You may have heard of the “fight or flight” response. That’s our bodies’ built-in system for preparing us to deal with a life-threatening situation. In times of perceived danger, our bodies release adrenaline (also called epinephrine). This hormone prompts the nervous system to involuntarily:
These responses temporarily increase our strength and heighten our awareness. The changes in our bodies prepare us to run from or fight the threat.
The fight-or-flight-response was first built into our physiology long ago. Now we don’t have the same need to be ready to physically fight or flee.
Fighting or running isn’t always the appropriate response to today’s threats. However, stress and adrenaline can still trigger our fight-or-flight response.
When you’re stressed, your body releases adrenaline. If you have excess adrenaline, you can become lightheaded, dizzy and irritable. Your vision can also change when stressed.
What happens when stress is long term? Ongoing high levels of adrenaline can lead to nervousness and insomnia.
Stress can even leave you with heart damage. When your body releases adrenaline, it prompts calcium channels in your heart to open.
Calcium rushing into your heart causes it to contract strongly. (Contractions are what pumps blood to your muscles.) But when calcium keeps flowing into the heart, it can’t relax.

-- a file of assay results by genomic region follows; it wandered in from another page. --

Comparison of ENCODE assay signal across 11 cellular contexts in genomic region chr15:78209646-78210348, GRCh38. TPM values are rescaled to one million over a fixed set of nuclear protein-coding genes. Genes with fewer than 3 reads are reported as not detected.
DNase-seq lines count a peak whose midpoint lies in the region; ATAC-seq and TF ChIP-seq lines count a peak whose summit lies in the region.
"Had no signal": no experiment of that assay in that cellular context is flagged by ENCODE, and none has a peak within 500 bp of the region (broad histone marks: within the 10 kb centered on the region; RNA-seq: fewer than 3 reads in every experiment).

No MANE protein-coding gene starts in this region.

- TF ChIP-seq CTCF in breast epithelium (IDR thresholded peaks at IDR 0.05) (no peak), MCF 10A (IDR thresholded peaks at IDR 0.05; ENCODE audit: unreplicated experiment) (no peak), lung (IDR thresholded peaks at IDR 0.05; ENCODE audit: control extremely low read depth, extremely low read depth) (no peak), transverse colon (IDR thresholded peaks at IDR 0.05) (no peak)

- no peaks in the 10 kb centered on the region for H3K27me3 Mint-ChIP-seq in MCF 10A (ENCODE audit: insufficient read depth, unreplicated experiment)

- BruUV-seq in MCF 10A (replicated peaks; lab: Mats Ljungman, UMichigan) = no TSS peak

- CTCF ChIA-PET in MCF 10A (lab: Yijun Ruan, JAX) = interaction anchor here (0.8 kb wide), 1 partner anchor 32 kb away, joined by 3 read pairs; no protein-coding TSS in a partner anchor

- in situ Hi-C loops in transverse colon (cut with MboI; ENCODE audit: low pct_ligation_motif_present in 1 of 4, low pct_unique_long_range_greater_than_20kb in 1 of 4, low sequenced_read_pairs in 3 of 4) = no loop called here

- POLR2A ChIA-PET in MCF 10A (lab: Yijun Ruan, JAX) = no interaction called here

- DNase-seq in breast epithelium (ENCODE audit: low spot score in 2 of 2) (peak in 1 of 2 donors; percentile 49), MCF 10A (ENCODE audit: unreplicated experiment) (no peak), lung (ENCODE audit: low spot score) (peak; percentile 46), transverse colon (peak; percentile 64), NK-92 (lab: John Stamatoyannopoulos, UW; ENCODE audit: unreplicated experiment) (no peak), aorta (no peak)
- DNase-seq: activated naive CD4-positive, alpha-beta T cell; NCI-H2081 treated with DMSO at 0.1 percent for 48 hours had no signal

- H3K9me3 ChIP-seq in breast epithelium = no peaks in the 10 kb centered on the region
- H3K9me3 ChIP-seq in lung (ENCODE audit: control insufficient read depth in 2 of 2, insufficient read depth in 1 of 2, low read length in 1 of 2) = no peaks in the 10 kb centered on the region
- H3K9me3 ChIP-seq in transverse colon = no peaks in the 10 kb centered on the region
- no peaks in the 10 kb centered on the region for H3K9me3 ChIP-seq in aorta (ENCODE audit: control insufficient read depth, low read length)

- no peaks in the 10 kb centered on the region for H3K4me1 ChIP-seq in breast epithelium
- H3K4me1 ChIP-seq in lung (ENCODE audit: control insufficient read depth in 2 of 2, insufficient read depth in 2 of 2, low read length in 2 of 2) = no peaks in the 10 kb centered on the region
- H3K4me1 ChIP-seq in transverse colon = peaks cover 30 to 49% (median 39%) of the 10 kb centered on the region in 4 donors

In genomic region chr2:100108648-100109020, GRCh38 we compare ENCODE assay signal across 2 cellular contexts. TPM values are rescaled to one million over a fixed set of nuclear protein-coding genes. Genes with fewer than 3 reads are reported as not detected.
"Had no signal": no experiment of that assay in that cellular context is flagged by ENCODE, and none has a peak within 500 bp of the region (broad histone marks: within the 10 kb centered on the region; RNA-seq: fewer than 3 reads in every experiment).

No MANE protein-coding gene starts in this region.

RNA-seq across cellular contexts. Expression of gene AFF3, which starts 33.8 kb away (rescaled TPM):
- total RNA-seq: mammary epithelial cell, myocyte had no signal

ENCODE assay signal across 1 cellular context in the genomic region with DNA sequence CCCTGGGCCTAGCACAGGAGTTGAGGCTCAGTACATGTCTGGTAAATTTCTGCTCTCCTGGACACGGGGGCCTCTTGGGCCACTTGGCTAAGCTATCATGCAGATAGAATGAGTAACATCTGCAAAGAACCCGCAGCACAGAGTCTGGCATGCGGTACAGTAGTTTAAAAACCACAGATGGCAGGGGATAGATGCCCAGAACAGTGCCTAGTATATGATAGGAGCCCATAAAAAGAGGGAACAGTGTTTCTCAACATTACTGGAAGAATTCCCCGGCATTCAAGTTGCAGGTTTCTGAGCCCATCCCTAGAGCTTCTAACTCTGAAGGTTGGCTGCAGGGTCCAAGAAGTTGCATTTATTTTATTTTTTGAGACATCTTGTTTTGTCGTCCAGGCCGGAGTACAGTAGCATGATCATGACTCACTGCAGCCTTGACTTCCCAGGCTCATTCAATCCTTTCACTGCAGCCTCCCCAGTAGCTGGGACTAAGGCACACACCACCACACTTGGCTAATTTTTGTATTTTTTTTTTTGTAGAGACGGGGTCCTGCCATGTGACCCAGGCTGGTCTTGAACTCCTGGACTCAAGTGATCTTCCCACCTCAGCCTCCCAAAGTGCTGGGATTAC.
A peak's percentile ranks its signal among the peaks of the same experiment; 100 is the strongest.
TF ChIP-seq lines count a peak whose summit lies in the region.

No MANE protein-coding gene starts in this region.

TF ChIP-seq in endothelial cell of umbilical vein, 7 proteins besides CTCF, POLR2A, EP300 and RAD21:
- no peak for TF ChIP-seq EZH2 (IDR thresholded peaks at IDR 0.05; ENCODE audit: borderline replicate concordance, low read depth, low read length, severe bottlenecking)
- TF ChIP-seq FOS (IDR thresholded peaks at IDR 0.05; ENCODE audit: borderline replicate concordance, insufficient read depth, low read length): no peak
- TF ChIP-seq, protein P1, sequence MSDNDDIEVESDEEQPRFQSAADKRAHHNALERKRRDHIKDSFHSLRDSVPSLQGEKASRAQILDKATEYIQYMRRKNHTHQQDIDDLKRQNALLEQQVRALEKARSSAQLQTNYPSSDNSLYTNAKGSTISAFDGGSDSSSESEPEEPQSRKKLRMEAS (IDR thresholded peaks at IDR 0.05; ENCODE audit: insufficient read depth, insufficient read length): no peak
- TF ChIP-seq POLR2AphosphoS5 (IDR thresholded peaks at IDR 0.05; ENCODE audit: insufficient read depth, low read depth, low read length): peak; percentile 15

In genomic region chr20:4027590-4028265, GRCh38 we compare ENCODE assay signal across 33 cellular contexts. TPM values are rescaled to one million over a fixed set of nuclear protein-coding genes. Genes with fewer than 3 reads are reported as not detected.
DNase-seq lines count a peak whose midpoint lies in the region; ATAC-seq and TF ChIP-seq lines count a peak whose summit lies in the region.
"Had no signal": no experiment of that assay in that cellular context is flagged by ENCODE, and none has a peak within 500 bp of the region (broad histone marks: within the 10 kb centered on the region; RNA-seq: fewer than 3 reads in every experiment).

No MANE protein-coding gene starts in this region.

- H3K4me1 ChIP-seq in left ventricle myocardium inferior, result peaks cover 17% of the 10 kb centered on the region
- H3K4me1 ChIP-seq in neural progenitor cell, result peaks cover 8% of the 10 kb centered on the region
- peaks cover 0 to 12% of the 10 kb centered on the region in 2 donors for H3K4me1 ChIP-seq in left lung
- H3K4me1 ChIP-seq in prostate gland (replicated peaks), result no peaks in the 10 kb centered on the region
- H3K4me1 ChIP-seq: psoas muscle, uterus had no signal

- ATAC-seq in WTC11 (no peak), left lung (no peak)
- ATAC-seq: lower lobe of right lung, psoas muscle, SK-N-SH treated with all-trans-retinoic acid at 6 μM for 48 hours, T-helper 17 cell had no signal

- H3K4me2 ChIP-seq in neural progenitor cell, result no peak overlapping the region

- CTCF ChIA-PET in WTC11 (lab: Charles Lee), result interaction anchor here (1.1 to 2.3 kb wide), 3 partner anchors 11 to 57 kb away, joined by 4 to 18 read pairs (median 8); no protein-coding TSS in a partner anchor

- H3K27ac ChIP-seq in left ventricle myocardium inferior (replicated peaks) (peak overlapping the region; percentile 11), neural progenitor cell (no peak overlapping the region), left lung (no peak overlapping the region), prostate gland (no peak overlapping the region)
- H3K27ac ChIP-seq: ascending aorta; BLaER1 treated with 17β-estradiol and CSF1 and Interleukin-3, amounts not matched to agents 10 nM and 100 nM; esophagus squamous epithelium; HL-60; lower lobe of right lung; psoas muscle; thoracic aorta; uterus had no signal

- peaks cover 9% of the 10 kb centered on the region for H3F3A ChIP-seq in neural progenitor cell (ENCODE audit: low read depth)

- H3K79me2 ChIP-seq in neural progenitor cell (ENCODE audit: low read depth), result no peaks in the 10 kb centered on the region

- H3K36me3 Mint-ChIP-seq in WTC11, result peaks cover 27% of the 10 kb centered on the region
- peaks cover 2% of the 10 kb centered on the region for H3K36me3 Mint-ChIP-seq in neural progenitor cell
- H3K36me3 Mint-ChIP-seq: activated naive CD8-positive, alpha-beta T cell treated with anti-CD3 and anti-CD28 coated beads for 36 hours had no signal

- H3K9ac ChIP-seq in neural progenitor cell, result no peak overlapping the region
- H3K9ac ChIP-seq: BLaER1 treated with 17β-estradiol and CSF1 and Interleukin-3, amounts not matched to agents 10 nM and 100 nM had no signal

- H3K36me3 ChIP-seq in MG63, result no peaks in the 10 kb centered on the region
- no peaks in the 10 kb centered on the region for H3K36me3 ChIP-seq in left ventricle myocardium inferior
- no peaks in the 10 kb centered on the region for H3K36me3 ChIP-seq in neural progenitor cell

What happens if you’re scared or stressed and have a lot of adrenaline hitting your heart? You can develop an arrhythmia. The type of improper heart beat that stress can cause is called ventricular fibrillation.
Your heart chambers start to quiver rather than pumping properly to move your blood.
Your blood pressure drops. The blood flow to your brain slows or stops. You lose consciousness. If blood flow doesn’t promptly resume, your brain…. and you die.
You might surmise that a person with heart disease might be more susceptible. You are correct.
However, this adverse reaction to excessive adrenaline can also occur to someone with normal health.
Your body can prompt excessive adrenaline during sex, an exciting sports event or even a fervent religious experience.
Psychology Today reported that researchers studied the number of heart attacks treated at a Brooklyn hospital in the two months after the 9/11 attacks.
The number of heart attacks increased by 35 percent in that time. The study authors believe stress caused by the attacks and their aftermath resulted in the spike in cardiac events.
Too much adrenaline in the wrong situation can be a recipe for health problems. Yes, you can be frightened to death — but it’s pretty uncommon!
Here are some suggestions for ways you can reduce stress and your adrenaline levels. Here’s an added benefit: Reducing stress is good for your overall health.
Is stress affecting your quality of life (and leaving you wondering about being scared to death)? See your health care provider or a professional who specializes in mental health.
Get more tips for your health and well-being. Visit Aurora Health Care’s Facebook page! Aurora is a not-for-profit health organization serving families in Wisconsin, Illinois and Upper Michigan.